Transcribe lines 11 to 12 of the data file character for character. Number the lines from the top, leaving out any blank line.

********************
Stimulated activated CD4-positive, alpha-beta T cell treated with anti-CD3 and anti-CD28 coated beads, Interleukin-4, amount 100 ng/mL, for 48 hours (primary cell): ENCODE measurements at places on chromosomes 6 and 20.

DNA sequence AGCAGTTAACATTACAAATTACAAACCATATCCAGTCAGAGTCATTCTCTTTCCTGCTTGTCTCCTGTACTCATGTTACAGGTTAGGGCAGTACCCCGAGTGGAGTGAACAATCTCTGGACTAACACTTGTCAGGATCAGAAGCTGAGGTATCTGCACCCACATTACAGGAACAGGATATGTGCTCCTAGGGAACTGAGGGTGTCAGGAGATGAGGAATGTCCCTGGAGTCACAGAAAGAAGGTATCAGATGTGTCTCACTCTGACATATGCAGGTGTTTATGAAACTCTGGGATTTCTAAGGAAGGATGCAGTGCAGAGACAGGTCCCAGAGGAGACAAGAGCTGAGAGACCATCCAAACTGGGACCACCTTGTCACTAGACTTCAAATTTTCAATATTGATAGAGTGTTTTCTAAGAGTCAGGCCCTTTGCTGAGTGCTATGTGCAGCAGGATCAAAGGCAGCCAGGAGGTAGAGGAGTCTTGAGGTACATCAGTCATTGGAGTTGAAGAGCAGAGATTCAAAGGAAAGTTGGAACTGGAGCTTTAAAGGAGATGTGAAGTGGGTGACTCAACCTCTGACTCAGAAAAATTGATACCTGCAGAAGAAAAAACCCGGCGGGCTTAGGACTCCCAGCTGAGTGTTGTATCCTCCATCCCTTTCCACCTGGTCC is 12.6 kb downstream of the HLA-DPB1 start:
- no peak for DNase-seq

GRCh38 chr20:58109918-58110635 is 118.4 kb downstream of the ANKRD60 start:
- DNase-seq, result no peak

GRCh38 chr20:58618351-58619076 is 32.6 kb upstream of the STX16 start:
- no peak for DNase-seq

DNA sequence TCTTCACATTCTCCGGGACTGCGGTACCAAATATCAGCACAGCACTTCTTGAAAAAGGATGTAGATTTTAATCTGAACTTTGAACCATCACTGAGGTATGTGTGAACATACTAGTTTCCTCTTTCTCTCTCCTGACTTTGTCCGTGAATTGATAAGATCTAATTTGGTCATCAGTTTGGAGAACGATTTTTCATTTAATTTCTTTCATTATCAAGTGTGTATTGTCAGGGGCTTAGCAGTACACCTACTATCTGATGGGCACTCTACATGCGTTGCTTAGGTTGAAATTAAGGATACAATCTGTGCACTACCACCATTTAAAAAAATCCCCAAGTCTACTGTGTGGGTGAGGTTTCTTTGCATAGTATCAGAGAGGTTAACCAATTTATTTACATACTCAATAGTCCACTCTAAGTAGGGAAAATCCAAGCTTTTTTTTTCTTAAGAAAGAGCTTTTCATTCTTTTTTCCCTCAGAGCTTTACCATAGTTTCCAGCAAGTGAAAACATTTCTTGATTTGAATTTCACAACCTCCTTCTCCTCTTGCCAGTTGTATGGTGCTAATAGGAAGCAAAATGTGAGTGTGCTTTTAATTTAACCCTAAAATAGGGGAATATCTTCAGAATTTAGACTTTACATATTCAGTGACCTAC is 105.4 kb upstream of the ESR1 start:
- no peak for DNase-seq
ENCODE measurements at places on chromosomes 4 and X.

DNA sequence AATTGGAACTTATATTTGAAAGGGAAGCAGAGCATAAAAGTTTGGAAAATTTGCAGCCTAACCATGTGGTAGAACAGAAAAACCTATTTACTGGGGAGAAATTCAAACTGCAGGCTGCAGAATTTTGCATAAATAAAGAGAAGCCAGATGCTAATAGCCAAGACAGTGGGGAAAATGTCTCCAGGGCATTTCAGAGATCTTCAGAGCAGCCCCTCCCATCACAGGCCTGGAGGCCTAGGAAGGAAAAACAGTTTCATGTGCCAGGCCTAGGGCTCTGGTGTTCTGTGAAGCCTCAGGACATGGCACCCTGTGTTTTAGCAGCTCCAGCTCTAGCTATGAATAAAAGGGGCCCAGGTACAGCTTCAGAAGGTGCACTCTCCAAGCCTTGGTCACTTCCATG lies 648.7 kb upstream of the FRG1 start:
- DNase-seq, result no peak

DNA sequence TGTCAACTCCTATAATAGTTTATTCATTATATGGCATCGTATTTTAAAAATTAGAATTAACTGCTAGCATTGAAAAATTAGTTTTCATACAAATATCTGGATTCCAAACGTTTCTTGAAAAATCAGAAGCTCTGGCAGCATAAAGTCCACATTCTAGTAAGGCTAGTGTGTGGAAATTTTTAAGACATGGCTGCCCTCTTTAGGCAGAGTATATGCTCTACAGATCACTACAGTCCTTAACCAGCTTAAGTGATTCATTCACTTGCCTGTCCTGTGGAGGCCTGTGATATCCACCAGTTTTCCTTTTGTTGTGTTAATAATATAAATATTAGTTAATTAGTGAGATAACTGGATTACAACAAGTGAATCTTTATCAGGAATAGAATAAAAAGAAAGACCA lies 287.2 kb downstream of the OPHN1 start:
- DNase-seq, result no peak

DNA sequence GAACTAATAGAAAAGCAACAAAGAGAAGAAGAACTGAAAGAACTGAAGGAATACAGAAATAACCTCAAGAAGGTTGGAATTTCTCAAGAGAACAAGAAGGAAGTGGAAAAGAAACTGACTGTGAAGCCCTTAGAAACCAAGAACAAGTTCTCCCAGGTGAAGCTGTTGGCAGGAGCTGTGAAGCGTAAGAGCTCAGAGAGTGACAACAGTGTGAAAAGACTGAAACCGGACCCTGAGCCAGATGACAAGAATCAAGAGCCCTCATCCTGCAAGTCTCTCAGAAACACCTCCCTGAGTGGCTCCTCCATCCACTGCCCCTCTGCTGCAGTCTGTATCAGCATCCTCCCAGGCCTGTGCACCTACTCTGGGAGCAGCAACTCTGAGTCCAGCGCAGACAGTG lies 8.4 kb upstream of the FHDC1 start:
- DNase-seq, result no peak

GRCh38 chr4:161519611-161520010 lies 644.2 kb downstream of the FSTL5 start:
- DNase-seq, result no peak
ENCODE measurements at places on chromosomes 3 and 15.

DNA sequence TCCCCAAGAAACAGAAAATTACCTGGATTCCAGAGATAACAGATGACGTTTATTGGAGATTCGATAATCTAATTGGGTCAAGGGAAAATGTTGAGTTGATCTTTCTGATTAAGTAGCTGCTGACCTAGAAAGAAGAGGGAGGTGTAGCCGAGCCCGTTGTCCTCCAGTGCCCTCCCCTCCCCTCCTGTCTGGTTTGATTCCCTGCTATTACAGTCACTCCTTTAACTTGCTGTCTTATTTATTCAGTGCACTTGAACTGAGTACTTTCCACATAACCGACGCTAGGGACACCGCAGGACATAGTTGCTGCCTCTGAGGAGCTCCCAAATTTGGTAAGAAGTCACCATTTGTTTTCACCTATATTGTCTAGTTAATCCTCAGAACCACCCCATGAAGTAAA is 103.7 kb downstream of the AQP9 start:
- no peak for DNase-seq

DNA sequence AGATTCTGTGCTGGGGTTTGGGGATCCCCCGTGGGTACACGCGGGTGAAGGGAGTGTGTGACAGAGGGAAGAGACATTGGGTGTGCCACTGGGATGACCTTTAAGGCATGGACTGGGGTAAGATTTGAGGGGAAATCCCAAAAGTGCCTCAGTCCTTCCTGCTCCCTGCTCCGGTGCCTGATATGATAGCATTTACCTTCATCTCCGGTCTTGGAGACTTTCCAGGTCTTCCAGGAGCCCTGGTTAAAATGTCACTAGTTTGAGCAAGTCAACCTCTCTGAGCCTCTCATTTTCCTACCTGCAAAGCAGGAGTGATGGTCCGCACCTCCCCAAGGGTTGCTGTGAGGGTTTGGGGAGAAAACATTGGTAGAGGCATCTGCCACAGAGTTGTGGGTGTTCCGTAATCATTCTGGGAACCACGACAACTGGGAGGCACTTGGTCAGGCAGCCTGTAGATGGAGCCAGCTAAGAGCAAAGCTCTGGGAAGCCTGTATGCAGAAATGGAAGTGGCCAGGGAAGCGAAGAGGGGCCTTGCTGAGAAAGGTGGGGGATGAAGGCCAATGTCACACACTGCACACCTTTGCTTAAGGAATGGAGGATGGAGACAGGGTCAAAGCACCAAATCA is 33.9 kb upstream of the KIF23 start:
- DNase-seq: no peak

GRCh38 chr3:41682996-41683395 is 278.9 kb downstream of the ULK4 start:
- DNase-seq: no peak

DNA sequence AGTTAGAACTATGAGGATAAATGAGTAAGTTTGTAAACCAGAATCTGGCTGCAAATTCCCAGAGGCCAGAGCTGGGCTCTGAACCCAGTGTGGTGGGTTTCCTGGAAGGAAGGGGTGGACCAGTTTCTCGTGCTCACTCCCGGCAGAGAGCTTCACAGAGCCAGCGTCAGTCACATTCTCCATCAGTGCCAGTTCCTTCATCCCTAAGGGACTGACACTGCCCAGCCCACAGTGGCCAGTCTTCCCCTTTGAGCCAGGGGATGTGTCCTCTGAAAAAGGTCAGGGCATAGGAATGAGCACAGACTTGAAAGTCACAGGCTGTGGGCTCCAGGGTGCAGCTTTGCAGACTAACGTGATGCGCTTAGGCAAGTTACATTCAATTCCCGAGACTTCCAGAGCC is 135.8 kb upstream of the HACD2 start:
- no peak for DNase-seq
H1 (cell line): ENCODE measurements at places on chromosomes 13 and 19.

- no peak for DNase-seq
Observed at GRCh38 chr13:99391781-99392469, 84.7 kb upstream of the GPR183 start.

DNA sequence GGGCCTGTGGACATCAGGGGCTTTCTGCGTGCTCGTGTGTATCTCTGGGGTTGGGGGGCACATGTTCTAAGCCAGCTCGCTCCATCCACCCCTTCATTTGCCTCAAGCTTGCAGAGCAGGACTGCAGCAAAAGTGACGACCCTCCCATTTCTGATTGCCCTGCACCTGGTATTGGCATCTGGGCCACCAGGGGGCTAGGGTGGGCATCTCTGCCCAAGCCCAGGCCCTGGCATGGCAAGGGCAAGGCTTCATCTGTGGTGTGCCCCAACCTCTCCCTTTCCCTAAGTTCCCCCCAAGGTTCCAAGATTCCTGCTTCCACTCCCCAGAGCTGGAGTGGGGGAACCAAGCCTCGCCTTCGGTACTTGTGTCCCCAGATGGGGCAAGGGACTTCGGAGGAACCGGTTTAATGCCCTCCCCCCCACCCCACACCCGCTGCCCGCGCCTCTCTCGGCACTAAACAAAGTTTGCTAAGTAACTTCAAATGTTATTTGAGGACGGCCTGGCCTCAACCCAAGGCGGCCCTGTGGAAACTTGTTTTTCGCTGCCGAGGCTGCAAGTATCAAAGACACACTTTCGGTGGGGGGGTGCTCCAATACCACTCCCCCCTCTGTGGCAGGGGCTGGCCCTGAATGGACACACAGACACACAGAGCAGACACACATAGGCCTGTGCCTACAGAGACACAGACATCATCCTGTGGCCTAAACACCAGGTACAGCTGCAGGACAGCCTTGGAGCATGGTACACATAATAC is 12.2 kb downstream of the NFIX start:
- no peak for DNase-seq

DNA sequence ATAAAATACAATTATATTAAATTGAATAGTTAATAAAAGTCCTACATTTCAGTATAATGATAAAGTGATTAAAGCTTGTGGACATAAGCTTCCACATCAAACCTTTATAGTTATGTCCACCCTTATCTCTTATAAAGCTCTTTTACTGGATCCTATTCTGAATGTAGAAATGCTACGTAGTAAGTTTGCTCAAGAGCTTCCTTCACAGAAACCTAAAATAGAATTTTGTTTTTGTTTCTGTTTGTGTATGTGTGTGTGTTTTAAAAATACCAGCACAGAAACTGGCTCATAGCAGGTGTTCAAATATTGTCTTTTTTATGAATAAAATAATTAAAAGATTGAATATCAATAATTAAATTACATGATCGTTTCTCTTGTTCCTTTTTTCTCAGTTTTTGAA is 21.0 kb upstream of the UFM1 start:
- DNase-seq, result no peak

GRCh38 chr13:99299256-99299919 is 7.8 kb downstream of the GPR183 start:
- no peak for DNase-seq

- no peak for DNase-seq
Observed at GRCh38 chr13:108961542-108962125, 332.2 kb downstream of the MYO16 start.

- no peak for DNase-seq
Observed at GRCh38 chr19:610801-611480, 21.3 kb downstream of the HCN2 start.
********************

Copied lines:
DNA sequence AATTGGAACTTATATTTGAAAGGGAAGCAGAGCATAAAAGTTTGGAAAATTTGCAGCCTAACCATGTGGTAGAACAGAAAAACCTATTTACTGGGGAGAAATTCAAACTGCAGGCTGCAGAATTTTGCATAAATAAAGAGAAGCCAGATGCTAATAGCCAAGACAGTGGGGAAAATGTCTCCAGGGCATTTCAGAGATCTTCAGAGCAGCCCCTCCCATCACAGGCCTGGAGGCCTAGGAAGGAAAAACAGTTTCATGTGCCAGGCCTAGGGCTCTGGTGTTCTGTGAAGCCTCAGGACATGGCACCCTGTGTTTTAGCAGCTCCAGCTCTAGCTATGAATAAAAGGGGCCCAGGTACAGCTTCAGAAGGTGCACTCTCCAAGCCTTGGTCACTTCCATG lies 648.7 kb upstream of the FRG1 start:
- DNase-seq, result no peak